[3] Is fuel cap also used in the US? I’ve seen fuel door, which I don’t think Brits would use. I’d also use petrol cap, but I’m guessing that her car uses diesel, which is why I went for ‘fuel cap’.

[4] =Mom

[5] Also (more commonly?) known as a ‘dash’ in American English?

[6] =Gas pump

4 comments on “Day 8: What side’s the petrol cap on?

  1. Hana Tichá
    January 9, 2015

    Haha. Funny lady. My little son loved the video. By the way, there’s no sign of a green triangle in my car – just went out to check it out 🙂 Ironically, at the moment I can’t say with absolute certainty where the fuel cap is but when I visualize myself filling up my car, I remember it’s on the right.


    • David Harbinson
      January 9, 2015

      Well that is disappointing to hear that you car doesn’t have the triangle! I was sure I was on to something. The sites I found did seem to suggest that it is quite a recent feature, but I’m not sure when it was introduced. I know exactly what you mean about saying for sure what side of the car the fuel cap is on, and it’s only when I too visualize myself pulling up to the station that I can remember it’s on the left.


  2. swisssirja
    January 9, 2015

    Nope, I am, sorry, WAS, totally ignorant when it comes to fuel caps 🙂
    But I’ve two other stories connected to fuel tank.
    First, I remember when several years ago our family was once again in Estonia for summer holidays and my dad gave us his car for a couple of days. Before giving it back we wanted to be the nice kids and fill up the fuel tank. So we drove to the petrol station, filled it up with good fuel and gave it back to him. Some hours later he called us and asked in a very grim voice what we had put in the tank???? His car was diesel-ran … (The good thing is, as he discovered it pretty much immediately, they could simply change the contents in the garage and no lasting damage was done)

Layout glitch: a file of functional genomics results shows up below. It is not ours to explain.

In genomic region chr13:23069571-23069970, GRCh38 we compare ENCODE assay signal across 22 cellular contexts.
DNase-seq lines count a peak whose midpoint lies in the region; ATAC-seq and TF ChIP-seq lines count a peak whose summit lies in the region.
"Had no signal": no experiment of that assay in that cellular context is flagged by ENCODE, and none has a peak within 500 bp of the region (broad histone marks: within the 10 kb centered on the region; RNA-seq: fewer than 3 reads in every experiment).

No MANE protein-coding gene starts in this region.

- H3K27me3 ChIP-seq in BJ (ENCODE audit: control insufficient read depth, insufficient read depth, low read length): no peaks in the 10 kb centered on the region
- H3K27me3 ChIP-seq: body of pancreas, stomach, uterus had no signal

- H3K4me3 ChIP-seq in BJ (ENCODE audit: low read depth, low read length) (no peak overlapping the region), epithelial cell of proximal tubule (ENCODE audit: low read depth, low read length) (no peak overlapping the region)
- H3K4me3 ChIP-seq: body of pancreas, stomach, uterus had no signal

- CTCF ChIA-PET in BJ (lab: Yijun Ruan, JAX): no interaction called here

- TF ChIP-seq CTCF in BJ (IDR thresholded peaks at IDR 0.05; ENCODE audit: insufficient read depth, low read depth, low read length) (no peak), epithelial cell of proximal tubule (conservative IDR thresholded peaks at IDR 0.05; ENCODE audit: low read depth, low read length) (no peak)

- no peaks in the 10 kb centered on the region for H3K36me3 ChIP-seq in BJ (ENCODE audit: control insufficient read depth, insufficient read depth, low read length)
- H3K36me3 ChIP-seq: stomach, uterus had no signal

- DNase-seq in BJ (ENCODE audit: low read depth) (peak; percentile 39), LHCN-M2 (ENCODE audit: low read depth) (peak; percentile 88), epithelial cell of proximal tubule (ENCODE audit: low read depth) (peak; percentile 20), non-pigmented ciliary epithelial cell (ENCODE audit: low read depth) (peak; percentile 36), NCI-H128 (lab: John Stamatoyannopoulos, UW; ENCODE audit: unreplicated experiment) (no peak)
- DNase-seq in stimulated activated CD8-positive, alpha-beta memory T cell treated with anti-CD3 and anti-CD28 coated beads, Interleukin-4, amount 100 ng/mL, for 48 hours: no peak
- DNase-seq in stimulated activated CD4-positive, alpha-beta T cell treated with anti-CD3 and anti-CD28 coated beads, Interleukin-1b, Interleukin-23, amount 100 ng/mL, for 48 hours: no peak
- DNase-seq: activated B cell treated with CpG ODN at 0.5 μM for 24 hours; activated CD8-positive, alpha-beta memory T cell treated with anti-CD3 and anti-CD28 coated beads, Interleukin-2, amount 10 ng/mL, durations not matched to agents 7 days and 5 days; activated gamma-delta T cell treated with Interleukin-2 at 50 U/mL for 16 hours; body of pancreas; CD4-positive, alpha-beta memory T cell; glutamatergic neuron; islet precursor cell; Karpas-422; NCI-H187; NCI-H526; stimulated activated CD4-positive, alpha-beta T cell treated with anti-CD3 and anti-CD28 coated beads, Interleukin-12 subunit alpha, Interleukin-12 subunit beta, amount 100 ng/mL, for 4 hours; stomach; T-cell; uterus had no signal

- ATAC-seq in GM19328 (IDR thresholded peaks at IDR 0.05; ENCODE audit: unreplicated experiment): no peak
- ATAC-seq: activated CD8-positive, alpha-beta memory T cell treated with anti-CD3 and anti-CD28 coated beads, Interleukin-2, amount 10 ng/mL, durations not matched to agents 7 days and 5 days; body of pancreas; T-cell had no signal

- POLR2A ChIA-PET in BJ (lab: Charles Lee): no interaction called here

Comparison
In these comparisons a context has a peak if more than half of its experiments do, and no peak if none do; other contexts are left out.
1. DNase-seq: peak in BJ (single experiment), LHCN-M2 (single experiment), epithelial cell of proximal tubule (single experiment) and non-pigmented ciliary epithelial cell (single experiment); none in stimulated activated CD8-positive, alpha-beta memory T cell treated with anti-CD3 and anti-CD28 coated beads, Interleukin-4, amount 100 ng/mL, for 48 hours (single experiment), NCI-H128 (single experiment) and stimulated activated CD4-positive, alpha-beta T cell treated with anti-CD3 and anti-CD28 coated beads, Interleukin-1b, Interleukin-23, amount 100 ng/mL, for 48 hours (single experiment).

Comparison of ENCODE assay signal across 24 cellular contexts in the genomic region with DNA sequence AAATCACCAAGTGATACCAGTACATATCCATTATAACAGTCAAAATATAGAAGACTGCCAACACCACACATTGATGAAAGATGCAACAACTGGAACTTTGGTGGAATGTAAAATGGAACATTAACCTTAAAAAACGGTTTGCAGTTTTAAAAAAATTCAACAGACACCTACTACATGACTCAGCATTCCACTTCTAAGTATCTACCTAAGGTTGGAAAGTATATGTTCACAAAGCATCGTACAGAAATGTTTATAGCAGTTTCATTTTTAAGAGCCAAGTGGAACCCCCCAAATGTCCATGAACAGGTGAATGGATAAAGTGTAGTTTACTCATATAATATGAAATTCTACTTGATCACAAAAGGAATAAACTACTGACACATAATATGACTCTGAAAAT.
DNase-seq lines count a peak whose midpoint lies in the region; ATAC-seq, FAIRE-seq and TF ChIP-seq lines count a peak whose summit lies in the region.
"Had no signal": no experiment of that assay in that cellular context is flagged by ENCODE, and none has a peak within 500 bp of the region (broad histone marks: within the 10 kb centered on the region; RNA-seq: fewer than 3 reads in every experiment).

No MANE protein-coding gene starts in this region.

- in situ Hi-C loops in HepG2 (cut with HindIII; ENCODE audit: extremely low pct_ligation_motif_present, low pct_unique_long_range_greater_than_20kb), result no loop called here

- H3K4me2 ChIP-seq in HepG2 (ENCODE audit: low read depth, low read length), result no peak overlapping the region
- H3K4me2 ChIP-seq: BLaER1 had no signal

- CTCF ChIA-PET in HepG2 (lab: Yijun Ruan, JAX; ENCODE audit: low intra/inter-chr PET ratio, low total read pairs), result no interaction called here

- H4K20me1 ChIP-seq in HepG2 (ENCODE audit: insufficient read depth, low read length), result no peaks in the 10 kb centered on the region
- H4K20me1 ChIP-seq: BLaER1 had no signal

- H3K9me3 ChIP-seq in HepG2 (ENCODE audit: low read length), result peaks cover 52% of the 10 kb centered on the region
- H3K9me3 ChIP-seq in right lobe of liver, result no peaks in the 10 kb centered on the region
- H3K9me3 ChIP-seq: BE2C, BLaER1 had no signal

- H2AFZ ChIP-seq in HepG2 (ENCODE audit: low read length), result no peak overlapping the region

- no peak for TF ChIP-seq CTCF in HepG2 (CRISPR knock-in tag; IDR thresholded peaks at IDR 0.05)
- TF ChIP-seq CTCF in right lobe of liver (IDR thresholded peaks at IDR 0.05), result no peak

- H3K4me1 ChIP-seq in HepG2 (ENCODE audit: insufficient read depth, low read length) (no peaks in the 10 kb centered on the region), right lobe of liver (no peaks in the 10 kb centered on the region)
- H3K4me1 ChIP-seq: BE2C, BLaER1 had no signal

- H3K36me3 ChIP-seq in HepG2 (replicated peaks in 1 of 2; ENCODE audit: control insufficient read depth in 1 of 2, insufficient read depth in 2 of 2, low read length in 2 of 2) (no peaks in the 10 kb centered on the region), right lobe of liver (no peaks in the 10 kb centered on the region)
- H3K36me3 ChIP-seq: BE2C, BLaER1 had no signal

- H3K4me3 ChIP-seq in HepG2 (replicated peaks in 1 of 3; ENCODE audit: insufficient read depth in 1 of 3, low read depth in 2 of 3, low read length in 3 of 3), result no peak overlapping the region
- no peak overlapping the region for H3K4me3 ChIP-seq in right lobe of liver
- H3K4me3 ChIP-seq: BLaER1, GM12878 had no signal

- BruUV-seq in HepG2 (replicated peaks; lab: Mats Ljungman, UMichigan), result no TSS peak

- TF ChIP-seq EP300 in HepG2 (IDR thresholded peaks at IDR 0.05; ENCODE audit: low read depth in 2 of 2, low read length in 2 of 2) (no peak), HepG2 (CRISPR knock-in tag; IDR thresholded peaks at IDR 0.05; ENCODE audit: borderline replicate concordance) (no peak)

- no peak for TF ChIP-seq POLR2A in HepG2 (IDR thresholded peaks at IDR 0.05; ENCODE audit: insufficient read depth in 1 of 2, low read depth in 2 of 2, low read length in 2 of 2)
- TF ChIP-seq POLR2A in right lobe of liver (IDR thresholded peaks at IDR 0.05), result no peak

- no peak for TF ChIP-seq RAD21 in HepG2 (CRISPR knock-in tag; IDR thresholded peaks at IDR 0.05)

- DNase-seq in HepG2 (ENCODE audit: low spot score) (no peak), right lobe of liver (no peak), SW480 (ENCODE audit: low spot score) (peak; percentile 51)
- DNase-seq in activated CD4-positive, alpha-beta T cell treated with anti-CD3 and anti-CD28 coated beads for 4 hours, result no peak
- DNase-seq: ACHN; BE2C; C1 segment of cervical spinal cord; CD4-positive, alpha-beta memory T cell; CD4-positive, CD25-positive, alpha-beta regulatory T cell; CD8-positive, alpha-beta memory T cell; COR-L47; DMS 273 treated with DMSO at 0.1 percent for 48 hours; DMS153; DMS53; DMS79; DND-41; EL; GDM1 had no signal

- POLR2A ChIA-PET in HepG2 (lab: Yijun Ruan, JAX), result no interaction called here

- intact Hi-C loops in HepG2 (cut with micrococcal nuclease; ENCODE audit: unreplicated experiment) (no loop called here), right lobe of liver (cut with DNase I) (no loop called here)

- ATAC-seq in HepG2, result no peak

The other story happened to me a month or so ago, when I ran out of petrol 200(!!!!) meters before the petrol station in the middle of a busy rush hour road … So you may very well imagine me running with a petrol can on my high heeles in the middle of very bemused drivers 🙂


    Liked by 1 person

    • David Harbinson
      January 9, 2015

      The petrol in the diesel car thing is something that I think a lot of people fear. I remember as a child, my parents bought a new diesel car after having had a petrol one for quite some time. From then on, the word ‘petrol’ was banned from our household, just to ensure that my parents never made that mistake. Here in Korea, almost all petrol stations have an attendant who fills your car up for you, so you don’t need to worry. Although over the last year or so, I’ve noticed a couple of self-service stations pop up near to where I live. The problem is, most Koreans have never used them before, so there still has to be an attendant standing by to make sure they don’t make a mistake.